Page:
The Government will invest £100 million to create up to ten ‘super-connected cities’ across the UK, with 80-100 megabits per second broadband and city-wide high-speed mobile connectivity. There will be a particular focus on small and medium-sized enterprises (SMEs) and strategic employment zones to support economic growth. Edinburgh, Belfast, Cardiff and London will all receive support from this fund, and a UK-wide competition will decide up to six further cities that will also receive funding.
Telegraph poles consultation
A consultation into allowing new telegraph poles to be put up to carry cables to help superfast broadband roll-out opened today. Those wishing to take part have until 21 February 2012 to submit their comments. To support the Government’s wider ambition for the UK to have the best broadband network in Europe by 2015, DCMS has also published an advice note for Local Authorities and Communications Providers on Microtrenching and Street Works.
Whilst funding will be welcomed the consultation may prompt questions, where budgets are already stretched, to what extent will some Local Authorities be able to shape the future of the communications network in the UK? Comments and opinions can be contributed at the foot of this article.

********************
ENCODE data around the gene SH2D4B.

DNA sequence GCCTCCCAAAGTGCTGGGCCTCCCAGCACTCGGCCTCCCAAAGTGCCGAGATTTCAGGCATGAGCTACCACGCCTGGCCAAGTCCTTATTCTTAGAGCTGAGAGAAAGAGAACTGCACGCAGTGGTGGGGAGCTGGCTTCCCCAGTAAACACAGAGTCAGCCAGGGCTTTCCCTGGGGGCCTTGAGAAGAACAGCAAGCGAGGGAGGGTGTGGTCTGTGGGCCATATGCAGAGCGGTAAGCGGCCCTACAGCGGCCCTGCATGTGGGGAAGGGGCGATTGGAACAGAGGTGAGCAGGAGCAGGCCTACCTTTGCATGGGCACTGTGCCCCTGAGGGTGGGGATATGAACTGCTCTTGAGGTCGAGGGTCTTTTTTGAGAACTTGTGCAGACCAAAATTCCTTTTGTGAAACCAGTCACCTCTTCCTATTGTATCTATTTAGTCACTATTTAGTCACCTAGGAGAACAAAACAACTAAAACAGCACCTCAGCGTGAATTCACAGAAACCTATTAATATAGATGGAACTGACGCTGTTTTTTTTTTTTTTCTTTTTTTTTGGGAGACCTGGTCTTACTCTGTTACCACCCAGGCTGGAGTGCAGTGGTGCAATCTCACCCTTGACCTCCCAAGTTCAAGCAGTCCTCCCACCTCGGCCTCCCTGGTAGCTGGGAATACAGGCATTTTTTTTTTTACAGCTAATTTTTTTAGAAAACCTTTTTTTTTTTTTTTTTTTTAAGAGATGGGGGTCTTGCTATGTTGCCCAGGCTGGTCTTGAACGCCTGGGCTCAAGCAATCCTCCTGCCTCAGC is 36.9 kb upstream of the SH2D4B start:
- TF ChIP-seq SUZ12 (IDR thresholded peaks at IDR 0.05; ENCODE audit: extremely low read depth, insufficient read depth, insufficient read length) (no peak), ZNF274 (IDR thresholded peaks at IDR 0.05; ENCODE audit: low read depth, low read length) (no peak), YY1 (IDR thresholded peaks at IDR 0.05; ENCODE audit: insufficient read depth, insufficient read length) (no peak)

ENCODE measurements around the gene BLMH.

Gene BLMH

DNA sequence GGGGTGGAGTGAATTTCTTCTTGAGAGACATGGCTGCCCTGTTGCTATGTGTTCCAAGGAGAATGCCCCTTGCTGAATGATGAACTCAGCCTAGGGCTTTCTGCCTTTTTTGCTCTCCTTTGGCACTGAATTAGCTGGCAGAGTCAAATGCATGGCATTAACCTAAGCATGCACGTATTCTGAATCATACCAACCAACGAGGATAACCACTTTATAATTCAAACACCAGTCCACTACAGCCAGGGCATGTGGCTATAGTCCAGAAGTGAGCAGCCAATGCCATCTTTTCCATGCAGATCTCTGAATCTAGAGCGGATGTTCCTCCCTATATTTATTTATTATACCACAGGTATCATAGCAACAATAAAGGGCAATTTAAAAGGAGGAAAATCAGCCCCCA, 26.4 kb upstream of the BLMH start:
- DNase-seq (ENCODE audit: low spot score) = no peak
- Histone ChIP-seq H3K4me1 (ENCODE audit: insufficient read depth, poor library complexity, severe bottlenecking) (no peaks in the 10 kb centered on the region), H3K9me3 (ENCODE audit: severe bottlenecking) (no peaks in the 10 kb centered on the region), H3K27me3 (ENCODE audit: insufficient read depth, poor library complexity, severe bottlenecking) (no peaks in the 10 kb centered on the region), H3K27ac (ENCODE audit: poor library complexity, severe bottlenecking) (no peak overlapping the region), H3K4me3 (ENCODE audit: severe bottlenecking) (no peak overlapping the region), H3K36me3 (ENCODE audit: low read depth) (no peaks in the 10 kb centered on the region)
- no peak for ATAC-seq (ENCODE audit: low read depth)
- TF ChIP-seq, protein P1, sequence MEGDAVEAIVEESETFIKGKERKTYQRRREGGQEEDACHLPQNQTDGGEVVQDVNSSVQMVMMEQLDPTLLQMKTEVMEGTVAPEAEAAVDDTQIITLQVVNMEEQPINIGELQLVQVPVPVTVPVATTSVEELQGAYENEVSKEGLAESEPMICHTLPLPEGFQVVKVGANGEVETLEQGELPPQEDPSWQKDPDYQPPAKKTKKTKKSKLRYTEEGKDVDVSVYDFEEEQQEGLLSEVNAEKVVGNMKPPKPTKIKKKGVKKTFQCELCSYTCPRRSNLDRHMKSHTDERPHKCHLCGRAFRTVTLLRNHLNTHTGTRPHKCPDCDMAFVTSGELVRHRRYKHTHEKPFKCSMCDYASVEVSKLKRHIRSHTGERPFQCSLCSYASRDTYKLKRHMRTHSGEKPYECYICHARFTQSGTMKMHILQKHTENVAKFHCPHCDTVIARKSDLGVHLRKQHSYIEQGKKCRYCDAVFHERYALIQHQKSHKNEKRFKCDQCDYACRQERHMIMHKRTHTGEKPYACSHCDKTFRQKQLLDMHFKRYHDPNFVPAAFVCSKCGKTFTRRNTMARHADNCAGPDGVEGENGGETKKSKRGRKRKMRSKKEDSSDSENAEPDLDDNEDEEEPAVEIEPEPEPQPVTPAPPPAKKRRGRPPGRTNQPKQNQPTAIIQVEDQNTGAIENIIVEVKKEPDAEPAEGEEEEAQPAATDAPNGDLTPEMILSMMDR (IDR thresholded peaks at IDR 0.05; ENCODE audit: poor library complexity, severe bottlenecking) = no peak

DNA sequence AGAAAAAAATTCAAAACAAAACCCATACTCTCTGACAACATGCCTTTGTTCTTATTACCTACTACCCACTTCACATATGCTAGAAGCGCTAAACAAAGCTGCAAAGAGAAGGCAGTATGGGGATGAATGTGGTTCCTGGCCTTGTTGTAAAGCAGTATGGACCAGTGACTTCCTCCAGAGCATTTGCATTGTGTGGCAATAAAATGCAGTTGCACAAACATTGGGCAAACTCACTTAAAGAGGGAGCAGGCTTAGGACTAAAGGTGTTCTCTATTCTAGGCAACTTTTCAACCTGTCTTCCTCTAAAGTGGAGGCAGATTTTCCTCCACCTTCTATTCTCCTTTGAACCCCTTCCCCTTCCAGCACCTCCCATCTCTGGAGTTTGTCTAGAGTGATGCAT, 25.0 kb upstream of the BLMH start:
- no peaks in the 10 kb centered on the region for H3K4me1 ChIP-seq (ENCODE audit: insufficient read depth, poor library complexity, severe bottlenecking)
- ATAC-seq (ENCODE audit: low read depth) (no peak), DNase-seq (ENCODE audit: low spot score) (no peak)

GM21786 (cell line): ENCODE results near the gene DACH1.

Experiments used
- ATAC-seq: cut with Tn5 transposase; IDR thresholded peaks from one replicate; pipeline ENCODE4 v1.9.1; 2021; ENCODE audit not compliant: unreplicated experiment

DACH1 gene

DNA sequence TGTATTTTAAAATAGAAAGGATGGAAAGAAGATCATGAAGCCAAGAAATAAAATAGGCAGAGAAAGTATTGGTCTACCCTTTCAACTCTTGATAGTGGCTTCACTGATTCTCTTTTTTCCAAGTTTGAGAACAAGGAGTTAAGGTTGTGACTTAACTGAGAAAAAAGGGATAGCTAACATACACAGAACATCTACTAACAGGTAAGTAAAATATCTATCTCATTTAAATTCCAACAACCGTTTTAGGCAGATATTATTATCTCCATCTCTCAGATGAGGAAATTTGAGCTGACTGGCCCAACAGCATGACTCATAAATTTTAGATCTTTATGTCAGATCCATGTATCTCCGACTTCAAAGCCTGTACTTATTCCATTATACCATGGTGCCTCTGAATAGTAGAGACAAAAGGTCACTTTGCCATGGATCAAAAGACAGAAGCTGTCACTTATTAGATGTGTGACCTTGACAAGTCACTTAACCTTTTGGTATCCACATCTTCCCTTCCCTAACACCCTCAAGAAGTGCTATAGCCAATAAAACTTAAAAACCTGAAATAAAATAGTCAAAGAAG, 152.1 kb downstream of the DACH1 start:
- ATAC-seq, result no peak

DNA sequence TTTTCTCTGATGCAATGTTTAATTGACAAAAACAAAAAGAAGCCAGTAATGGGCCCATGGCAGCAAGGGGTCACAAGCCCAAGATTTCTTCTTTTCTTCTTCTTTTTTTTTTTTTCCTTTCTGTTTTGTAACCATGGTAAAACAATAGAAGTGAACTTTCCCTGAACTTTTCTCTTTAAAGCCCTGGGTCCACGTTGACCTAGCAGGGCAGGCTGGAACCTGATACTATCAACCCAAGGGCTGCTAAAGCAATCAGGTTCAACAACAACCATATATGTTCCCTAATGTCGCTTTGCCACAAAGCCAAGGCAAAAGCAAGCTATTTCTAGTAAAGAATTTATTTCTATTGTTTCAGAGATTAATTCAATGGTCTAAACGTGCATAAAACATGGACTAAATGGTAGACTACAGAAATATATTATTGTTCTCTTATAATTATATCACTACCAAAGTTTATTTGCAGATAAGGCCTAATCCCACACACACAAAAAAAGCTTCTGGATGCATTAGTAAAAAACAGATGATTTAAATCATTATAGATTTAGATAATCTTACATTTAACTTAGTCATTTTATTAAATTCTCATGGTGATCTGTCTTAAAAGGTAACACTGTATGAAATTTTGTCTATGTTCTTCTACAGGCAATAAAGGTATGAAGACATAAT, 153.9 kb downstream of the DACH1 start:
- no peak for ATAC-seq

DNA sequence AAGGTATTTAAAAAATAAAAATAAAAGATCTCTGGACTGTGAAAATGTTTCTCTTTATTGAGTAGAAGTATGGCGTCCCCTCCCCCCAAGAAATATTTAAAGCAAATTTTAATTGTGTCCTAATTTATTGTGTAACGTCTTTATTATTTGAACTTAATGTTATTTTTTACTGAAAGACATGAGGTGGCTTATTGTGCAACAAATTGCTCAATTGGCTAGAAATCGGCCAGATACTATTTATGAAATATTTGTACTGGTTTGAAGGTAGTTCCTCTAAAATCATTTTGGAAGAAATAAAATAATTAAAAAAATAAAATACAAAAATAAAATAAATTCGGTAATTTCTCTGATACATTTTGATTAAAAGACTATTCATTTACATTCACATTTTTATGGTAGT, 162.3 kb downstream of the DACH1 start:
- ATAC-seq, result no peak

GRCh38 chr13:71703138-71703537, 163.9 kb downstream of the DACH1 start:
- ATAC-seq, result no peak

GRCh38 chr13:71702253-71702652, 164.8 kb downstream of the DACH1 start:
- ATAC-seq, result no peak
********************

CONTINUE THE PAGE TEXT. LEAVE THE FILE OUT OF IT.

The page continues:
Local authorities will be required to allocate budgets to match fund investment,
Government has secured £530m until 2015 to help stimulate investment in these areas. These funds will be distributed by Broadband Delivery UK (BDUK) to local authorities, on condition that local broadband plans and match funding are in place. Local authorities, therefore, have an integral role to play in the roll-out of superfast broadband by ensuring their area is able to compete and grow the UK economy, and by developing local broadband plans for the areas within authorities that will not be served by the market.
Local authorities are fully aware of the importance of superfast broadband as an enabler to grow the economy and to deliver greater efficiencies in the delivery of public services, particularly in health and education. With virtually all local authorities engaged in the Broadband Delivery UK (BDUK) process for accessing their Local Authority share of the £530m Government has set aside to help deliver superfast broadband in areas the market will not deliver to unaided, Government is keen to ensure that local authorities are considering ways in which they could be flexible to aid the market deployment of superfast broadband.
Concerns from communications and utilities are identified too,
Some communications providers (and other utilities) have expressed concerns about the consistency of application of permit schemes by different local authorities. Permit Schemes by their very nature will be individual based on the network conditions and aspirations of each local authority as this is the essence of “localism”. However, this part of the advice note, whilst not constituting legal advice, is intended to clarify what the relevant legislation is and to highlight where there may be some flexibility for local authorities to ensure such schemes do not present an unnecessary barrier to deployment.
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